Through reporting, monitoring, revealing and telling stories, journalism serves as a nervous system of the people and society. And America must continue to maintain the freedom of the Press.
Failure Must Not Be Stigmatized
By Komlan Aloysh
In this meritocratic society of ours, it is difficult to convince people that failure must not be stigmatized. The word failure has never had a good connotation or chance to better be understood. Of course, nobody likes failure; in fact, nobody should, but we need to try to understand how to overcome it, and that would require understanding what is it and de-stigmatize it for the good of society and creativity.
The understanding of failure varies by societies and even regions. In some societies, failure brings unforgettable shame to the family or community; thus, community members, even kids, dare not fail in anything they pursue. They must be perfect in order to avoid “bringing shame” onto their family or community. In this case, however, failure becomes the end of the road for them, and that hinders their sense of innovation or even creativity that requires constant trial and error. That also affects their sense of adaptation to difficult and changing situation.
In other societies, failure is embraced and considered as a way to learn, create, and experience in developing whatever one focuses on or pursues. In other words, it inspires creativity and innovation, and it encourages self-evaluation, adaptation, and constant growth and transformation. In those societies, entrepreneurship and innovation blossom, because society members are allowed to fail and learn their failures.
If we stigmatize failure and understand it as a roadblock, we stifle innovation and creativity in our society. If people cannot, in a slightest way, be allowed to fail and learn from it, we kill dreams that could solve many of our societal problems.
Why is Silicon Valley considered the hub of American entrepreneurship? It is not because of the size of companies created there, nor because it is different in any way from other places. How did technology giants like Steve Jobs and Evan Speigel become so successful despite their many failures? The reason is that failure is not stigmatize and they were willing to start over; failure is considered as an experience to do better. Most Silicon Valley entrepreneurs see failure as an experience to learn great lessons, not a roadblock. You fail the first time or even many times to do better. Failure is part of the process of creativity and innovation.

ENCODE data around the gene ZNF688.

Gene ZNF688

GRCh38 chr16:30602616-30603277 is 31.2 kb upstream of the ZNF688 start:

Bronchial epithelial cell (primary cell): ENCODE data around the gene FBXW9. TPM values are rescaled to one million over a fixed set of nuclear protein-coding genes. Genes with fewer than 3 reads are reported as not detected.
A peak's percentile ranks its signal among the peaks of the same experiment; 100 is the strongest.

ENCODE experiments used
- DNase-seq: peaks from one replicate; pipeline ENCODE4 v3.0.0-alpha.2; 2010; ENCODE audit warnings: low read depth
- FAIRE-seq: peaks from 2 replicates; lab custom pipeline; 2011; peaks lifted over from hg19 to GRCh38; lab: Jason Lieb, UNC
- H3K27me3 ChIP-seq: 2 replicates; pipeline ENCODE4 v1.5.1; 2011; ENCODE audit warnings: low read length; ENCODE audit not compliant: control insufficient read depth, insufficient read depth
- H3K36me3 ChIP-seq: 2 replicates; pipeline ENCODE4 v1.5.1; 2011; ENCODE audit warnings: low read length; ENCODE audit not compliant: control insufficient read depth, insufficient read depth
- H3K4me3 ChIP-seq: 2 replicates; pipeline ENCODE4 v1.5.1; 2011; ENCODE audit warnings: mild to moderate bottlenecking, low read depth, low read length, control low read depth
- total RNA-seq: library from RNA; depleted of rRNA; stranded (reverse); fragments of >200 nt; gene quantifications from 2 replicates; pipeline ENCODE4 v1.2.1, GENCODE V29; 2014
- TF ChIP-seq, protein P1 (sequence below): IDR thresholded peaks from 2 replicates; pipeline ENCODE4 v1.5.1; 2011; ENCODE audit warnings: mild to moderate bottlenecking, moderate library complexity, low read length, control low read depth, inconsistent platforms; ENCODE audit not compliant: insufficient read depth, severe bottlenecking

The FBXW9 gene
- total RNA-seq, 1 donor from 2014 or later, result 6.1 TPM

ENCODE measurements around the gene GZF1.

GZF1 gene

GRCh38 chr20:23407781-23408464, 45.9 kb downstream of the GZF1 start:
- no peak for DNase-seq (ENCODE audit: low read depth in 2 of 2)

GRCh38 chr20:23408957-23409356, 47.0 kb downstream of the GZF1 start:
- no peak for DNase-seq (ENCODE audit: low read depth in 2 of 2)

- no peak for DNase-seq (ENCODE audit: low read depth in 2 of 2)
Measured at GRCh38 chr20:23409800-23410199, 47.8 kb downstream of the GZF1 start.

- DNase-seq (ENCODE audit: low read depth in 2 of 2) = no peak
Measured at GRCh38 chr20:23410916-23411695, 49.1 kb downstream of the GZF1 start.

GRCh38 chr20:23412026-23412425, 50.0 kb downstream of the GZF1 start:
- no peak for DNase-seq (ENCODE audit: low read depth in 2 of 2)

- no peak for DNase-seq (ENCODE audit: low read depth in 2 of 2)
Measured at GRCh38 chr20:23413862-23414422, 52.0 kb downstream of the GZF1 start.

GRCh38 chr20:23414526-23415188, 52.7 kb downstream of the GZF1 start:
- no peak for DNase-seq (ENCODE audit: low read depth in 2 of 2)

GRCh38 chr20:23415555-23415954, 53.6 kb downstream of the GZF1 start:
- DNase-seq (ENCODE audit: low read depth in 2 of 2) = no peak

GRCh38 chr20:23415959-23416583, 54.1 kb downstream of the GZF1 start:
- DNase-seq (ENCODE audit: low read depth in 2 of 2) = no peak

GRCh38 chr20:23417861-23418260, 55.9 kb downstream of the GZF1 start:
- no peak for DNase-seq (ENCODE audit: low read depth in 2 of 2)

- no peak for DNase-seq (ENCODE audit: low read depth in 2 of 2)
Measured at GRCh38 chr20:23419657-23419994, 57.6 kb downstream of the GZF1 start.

Why am I so focused on failure? I have come to understand that failure is considered as the end of the road, and unfortunately, many great ideas that could have transformed societies have died on this road. I want to change that. I want to peel off the stigma that perceives failure as a roadblock not as a lesson that must be learnt. I want to let people see failure as an experience, which one can learn from and develop to become even better. Let it be an inspiration, not a roadblock!
QuincyB and Traffic Safety in Liberia
By Komlan Aloysh
Liberia sits in grief as it mourns one of its rising stars, #QuincyB, whose untimely death in a car accident on March 3, 2017 in Monrovia took the country by surprise. Social media exploded with shock and grief in remembrance of this young and talented artist. His smiling face splashes across social media with #RIPQuincyB. Liberians on Facebook and Instagrams are expressing deep shock about the story circulating on their newsfeeds. And some are sharing stories of their affinity for his work in Liberian music, while others have resulted to using his photos as their profile pictures as remembrance of him and his music that touched them. QuincyB is being remembered across Liberia and the diaspora as humble and talented, one who dedicated his talent to moving the nation beyond its wretched past. Indeed he accomplished that. Liberians across the world have turned inward to their music – the Liberian music filled with Liberian English. However, the cause of his death [in a tragic car accident] raises important questions about the state of traffic safety and regulations in Liberia.
When I read about this young man's death as a car accident, I was quickly reminded of my short experience with motor vehicle safety in Liberia. Certainly, mine was not anything near fatal as QuincyB's sadly was, but it struck me deeply how driving in the country was and still is dangerous - especially at night and during rush hours.